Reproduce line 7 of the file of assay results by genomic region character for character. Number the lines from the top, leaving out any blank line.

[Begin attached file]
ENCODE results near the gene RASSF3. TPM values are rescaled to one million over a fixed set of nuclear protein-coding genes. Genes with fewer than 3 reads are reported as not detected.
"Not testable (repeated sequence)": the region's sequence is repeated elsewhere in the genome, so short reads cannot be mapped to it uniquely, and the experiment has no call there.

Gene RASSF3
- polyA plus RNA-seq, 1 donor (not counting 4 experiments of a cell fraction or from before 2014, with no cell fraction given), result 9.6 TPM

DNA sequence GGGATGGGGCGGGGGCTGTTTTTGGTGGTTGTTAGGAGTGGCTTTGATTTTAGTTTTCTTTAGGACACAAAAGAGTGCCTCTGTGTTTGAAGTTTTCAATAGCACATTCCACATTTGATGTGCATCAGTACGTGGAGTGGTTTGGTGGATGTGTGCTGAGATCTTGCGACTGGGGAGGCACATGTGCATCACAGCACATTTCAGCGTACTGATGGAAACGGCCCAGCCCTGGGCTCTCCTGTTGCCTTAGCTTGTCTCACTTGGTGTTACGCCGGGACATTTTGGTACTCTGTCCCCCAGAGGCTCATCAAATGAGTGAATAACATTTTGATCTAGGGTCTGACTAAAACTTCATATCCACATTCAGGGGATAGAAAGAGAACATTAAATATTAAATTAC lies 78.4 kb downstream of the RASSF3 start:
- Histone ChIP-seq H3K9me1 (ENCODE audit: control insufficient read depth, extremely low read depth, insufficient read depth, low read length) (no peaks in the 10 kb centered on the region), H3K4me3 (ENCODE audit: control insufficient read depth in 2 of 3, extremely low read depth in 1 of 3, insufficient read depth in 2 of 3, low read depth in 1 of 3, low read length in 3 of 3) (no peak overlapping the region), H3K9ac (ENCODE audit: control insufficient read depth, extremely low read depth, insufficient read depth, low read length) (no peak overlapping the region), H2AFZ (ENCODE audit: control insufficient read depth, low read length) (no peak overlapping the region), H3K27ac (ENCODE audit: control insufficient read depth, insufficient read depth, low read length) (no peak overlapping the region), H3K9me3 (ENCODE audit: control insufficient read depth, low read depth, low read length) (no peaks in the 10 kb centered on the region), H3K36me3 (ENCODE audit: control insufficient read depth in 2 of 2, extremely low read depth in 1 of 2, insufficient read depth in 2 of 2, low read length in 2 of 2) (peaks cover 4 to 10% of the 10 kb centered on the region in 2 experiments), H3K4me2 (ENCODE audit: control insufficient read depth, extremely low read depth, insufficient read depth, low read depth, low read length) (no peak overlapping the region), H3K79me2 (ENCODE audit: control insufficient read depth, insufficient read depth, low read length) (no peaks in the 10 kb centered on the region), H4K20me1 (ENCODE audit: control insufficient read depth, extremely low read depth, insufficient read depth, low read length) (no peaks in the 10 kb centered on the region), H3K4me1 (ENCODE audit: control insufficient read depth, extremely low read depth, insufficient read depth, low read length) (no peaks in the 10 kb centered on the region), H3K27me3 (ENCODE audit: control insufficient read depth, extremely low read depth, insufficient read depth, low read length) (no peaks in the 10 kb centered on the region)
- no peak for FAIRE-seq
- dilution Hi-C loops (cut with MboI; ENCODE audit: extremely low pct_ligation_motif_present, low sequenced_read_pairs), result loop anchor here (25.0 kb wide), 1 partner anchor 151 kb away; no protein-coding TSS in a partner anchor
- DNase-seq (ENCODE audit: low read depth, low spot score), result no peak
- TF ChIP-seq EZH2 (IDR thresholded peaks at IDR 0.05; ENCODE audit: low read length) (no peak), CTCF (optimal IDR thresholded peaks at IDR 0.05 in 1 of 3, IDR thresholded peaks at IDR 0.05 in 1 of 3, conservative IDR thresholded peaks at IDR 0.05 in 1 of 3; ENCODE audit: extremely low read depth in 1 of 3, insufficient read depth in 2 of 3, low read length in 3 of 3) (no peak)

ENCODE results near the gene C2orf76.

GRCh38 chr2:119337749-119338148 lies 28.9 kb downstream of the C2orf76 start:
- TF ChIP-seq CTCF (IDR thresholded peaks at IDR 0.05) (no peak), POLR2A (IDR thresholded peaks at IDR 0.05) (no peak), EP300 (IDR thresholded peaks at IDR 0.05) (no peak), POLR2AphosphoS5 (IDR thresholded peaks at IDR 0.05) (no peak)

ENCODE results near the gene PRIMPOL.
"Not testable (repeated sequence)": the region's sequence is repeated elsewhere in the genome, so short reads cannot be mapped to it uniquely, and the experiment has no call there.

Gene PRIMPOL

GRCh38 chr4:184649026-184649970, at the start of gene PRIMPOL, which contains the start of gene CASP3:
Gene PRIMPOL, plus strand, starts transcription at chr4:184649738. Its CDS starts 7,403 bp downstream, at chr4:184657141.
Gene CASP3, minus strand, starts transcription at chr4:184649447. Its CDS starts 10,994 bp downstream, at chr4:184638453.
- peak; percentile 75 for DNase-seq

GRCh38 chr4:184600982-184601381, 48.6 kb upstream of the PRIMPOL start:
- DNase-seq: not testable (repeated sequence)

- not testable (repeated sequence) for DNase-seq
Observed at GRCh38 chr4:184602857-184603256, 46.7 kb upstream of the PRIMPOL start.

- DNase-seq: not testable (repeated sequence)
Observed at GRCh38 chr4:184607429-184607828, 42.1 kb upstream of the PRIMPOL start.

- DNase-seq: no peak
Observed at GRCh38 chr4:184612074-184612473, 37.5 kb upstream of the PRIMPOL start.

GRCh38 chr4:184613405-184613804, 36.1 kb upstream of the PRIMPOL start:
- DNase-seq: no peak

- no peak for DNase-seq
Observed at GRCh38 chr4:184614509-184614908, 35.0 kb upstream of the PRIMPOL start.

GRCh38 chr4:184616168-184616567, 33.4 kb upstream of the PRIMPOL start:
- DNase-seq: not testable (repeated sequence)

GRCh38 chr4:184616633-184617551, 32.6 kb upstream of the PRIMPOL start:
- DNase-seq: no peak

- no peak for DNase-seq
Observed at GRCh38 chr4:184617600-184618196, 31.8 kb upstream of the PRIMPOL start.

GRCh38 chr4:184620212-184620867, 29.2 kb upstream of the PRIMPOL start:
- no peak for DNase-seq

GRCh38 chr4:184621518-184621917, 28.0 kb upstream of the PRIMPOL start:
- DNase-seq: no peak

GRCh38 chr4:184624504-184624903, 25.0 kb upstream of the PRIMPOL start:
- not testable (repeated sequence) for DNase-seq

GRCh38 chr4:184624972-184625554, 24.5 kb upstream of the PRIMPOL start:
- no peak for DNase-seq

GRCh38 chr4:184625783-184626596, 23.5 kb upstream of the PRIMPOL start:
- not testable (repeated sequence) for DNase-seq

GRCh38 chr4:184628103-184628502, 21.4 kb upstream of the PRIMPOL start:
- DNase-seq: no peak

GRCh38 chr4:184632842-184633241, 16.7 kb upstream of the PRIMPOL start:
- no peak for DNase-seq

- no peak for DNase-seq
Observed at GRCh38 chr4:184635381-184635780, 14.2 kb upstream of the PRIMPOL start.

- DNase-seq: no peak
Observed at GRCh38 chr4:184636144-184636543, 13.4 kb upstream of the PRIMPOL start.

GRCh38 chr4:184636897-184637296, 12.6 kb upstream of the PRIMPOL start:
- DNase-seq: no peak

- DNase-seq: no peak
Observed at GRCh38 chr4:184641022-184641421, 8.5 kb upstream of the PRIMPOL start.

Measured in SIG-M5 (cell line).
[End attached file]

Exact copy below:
- no peak for FAIRE-seq